Equi=Core Hum & Other Issues

I’ve owned a Core Power Tech Equi=Core 1800 for 6 months. Recently the transformer has started to hum inside the chassis. It happens when components are on and also when sources are powered down. The transformer hum is intermittent. It ranges from multiple times per day to 3 or 4 days without any hum. I never had DC on my dedicated lines before, so I picked up a Klein Tools AC/DC tester... https://www.kleintools.com/catalog/electrical-testers/electronic-acdc-voltage-tester-12-240v-ac-15-2...
and when plugged into wall receptacles it indicated overload. Line voltage is steady at 122VAC and always has been.
What am I doing wrong, and how should I test for DC on the power line?

I discovered another problem when testing the Equi=Core duplex receptacles; they indicate inverted polarity. All house outlets measure correct polarity.
I’m looking for some assistance in diagnosing this hum. I’m not sure if it’s due to DC offset or if the torroid itself is vibrating in its mounting.

I know this is becoming a long thread, but I must mention that the Equi=Core now trips the breaker at the panel when powered on. It trips several times in a row, eventually allowing power-up. This is a 20A dedicated line from a subpanel which I’ve had for years.
Any advice is much appreciated.

New service drop.
New meter socket.
New service entrance conduit and wire from meter socket to a new electrical panel.
(Including breakers). 
System grounding up date as needed.   
Electrical permit.

$1900..... That’s a good price.


I wanted you to see the new installation. And I was wrong about conduit; code does not require it.


No more transformer hum.

@ lowrider57

Glad to hear the new electrical service solved your hum problem.

As for the service entrance cable the electrical contractor installed.
Yes, it meets NEC, Article 338 of the code. And it is obviously approved for use by the AHJ (Authority Having Jurisdiction) in your area. The AHJ has the final say.

In the Capital City, metro, and surrounding suburbs cities in my State conduit is required for the electrical service. I’m not sure if any counties or cities in my state allows service entrance cable use for an electrical service. Though I do not know that for a fact.

I decided to install a whole house surge protector; a Square D to mate with my new service panel.

The instructions state that a 2-pole 20 amp breaker is required. OK, fine.
Now here's what I don't understand; if the surge protector has its own breaker wired to hot, neutral, ground on both phases, how is it going to absorb a spike before other circuits? Won't a surge trip other breakers as well as the surge protector?
There is no point of least resistance.
Feel free to comment.

Post removed 

The instructions state that a 2-pole 20 amp breaker is required. OK, fine.
Now here’s what I don’t understand; if the surge protector has its own breaker wired to hot, neutral, ground on both phases, how is it going to absorb a spike before other circuits?

The SPD protects the whole electrical panel from high voltage transient surges/spikes.
The Square D SPD uses multiple MOVs to protect the panel from high voltage surges/spikes transients. During a high voltage transient surge/spike event the MOVs limits the high voltage and absorbs or diverts the high current to ground. That is why the electrical service entrance neutral conductor connection to earth is so important. (The Grounding Electrode System.) The lower the grounding electrode resistance to earth soil the better. (Grounding electrode? Ground rod/s, metal main incoming water service piping, foundation footing concrete encased rebar.)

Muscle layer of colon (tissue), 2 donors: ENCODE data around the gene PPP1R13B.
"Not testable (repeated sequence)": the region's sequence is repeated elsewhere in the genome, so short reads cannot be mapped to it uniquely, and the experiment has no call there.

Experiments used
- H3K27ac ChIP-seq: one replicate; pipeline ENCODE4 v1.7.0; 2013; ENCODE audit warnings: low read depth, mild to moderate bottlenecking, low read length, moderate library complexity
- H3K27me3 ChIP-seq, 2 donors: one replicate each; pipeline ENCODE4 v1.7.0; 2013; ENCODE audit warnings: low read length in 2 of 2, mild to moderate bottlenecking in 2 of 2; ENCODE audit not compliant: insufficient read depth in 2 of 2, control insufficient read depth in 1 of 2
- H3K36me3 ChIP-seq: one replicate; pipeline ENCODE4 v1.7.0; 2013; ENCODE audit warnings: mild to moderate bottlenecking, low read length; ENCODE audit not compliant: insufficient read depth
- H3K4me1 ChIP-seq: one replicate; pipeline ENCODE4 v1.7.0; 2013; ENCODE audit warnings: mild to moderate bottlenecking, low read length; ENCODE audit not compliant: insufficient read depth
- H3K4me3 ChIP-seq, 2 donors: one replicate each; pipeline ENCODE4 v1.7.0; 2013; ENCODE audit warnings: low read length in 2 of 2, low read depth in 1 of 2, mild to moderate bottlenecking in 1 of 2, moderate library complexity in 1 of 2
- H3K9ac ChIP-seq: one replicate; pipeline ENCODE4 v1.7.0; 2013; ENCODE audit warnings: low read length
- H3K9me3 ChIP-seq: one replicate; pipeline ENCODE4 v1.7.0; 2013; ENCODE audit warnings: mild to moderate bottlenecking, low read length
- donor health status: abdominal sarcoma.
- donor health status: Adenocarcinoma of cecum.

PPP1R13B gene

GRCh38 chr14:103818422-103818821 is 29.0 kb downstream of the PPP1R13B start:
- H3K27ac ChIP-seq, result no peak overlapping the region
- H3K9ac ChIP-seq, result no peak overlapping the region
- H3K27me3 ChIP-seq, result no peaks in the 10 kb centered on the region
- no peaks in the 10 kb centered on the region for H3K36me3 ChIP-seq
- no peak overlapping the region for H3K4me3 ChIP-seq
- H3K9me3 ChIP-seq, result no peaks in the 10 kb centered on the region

IEEE recommends 5 ohms or less.

It is very important where the electrician mounts, installs, the SPD to the outside of the electrical panel enclosure. (Do not install the SPD inside the panel.) Make sure he installs the 2 pole breaker for the SPD wire connections in the first two spaces below, near, the panel’s main breaker. Doesn’t mater which side just so it is in breaker spaces 1, 3 or 2, 4. The electrician more than likely will have to relocate a circuit/s load breaker/s to make room for the SPD 2 pole breaker. I would relocate the lighter load circuit/s breaker/s. The SPD connection wires must be kept short as possible without any sharp bends in the wires.

Square D HEPD50/HEPD80 SPD user guide and installation

NOTE:To enhance the performance of the HEPD50/HEPD80, twist and keep the conductor length as short as possible by trimming down the wires (do not loop or coil the wires and avoid sharp bends). Always connect the HEPD to the circuit breaker(s) found in the closest proximity. Increasing the HEPD conductor length will degrade its performance.
See page 4 and page 6, figure #3.

Why is keeping wires short so important?
Here is a great video on the why.

I attended a seminar a couple of years ago and seen the demonstration first hand.
Inches do matter.

Going from memory don’t you also have a sub panel for your audio equipment? If yes you should install an SPD on that panel as well.

For added protection of your audio equipment a Type 3 SPD should be installed to plug your audio equipment into. Make sure it has a minimum 1449 3rd edition listing. Newer Type 3 SPDs may have a 1449 4th edition listing. (Read the specs wording carefully. Minimum 1449 3rd edition listed).

That's all great information; the position of the SPD relative to the main breaker and how using short wiring will clamp surge voltage. There are plenty of knock-outs available to do this correctly.
Your explanation of having a low grounding electrode resistance to earth helps me understand the entire concept.

Now, regarding the subpanel, why is a SPD needed? Wouldn't a surge be clamped by the SPD on the main panel?

As always, I appreciate your thoughtful comments.